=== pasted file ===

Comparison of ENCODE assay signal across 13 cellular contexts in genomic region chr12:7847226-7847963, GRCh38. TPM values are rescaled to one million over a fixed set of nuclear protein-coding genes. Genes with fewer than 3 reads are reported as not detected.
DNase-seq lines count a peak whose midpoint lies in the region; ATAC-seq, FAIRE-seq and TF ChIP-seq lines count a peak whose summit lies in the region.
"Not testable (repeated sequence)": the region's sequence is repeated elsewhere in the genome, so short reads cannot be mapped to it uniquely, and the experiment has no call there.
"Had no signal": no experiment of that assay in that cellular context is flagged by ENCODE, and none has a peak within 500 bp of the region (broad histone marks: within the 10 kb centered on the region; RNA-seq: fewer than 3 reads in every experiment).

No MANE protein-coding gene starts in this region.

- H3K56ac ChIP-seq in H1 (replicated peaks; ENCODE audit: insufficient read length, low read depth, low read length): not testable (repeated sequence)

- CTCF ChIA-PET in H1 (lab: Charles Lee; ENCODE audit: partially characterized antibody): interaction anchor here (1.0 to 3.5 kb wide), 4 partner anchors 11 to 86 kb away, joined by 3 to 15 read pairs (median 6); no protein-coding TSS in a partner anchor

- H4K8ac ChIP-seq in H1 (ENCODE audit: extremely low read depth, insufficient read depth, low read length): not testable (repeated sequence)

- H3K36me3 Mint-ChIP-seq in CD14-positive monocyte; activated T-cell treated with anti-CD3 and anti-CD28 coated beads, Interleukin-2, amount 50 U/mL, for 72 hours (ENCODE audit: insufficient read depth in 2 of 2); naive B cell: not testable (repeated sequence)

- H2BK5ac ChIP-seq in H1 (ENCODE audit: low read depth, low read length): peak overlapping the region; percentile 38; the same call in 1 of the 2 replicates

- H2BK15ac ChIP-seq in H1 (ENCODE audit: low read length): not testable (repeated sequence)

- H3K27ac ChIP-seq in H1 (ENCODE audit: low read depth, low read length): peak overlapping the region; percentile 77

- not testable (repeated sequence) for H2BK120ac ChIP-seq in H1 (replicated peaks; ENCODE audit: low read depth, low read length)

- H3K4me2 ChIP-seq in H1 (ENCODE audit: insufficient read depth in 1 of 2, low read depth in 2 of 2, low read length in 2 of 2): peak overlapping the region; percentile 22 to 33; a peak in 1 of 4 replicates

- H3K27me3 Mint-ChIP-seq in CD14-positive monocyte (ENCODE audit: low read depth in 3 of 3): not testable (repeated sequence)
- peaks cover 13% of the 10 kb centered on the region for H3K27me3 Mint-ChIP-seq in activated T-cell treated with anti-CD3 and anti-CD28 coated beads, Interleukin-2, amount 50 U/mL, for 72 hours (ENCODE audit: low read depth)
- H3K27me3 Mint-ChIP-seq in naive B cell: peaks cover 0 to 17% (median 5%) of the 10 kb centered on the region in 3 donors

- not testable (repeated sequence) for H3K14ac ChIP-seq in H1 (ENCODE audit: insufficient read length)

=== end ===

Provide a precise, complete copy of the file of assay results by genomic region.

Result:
Comparison of ENCODE assay signal across 13 cellular contexts in genomic region chr12:7847226-7847963, GRCh38. TPM values are rescaled to one million over a fixed set of nuclear protein-coding genes. Genes with fewer than 3 reads are reported as not detected.
DNase-seq lines count a peak whose midpoint lies in the region; ATAC-seq, FAIRE-seq and TF ChIP-seq lines count a peak whose summit lies in the region.
"Not testable (repeated sequence)": the region's sequence is repeated elsewhere in the genome, so short reads cannot be mapped to it uniquely, and the experiment has no call there.
"Had no signal": no experiment of that assay in that cellular context is flagged by ENCODE, and none has a peak within 500 bp of the region (broad histone marks: within the 10 kb centered on the region; RNA-seq: fewer than 3 reads in every experiment).

No MANE protein-coding gene starts in this region.

- H3K56ac ChIP-seq in H1 (replicated peaks; ENCODE audit: insufficient read length, low read depth, low read length): not testable (repeated sequence)

- CTCF ChIA-PET in H1 (lab: Charles Lee; ENCODE audit: partially characterized antibody): interaction anchor here (1.0 to 3.5 kb wide), 4 partner anchors 11 to 86 kb away, joined by 3 to 15 read pairs (median 6); no protein-coding TSS in a partner anchor

- H4K8ac ChIP-seq in H1 (ENCODE audit: extremely low read depth, insufficient read depth, low read length): not testable (repeated sequence)

- H3K36me3 Mint-ChIP-seq in CD14-positive monocyte; activated T-cell treated with anti-CD3 and anti-CD28 coated beads, Interleukin-2, amount 50 U/mL, for 72 hours (ENCODE audit: insufficient read depth in 2 of 2); naive B cell: not testable (repeated sequence)

- H2BK5ac ChIP-seq in H1 (ENCODE audit: low read depth, low read length): peak overlapping the region; percentile 38; the same call in 1 of the 2 replicates

- H2BK15ac ChIP-seq in H1 (ENCODE audit: low read length): not testable (repeated sequence)

- H3K27ac ChIP-seq in H1 (ENCODE audit: low read depth, low read length): peak overlapping the region; percentile 77

- not testable (repeated sequence) for H2BK120ac ChIP-seq in H1 (replicated peaks; ENCODE audit: low read depth, low read length)

- H3K4me2 ChIP-seq in H1 (ENCODE audit: insufficient read depth in 1 of 2, low read depth in 2 of 2, low read length in 2 of 2): peak overlapping the region; percentile 22 to 33; a peak in 1 of 4 replicates

- H3K27me3 Mint-ChIP-seq in CD14-positive monocyte (ENCODE audit: low read depth in 3 of 3): not testable (repeated sequence)
- peaks cover 13% of the 10 kb centered on the region for H3K27me3 Mint-ChIP-seq in activated T-cell treated with anti-CD3 and anti-CD28 coated beads, Interleukin-2, amount 50 U/mL, for 72 hours (ENCODE audit: low read depth)
- H3K27me3 Mint-ChIP-seq in naive B cell: peaks cover 0 to 17% (median 5%) of the 10 kb centered on the region in 3 donors

- not testable (repeated sequence) for H3K14ac ChIP-seq in H1 (ENCODE audit: insufficient read length)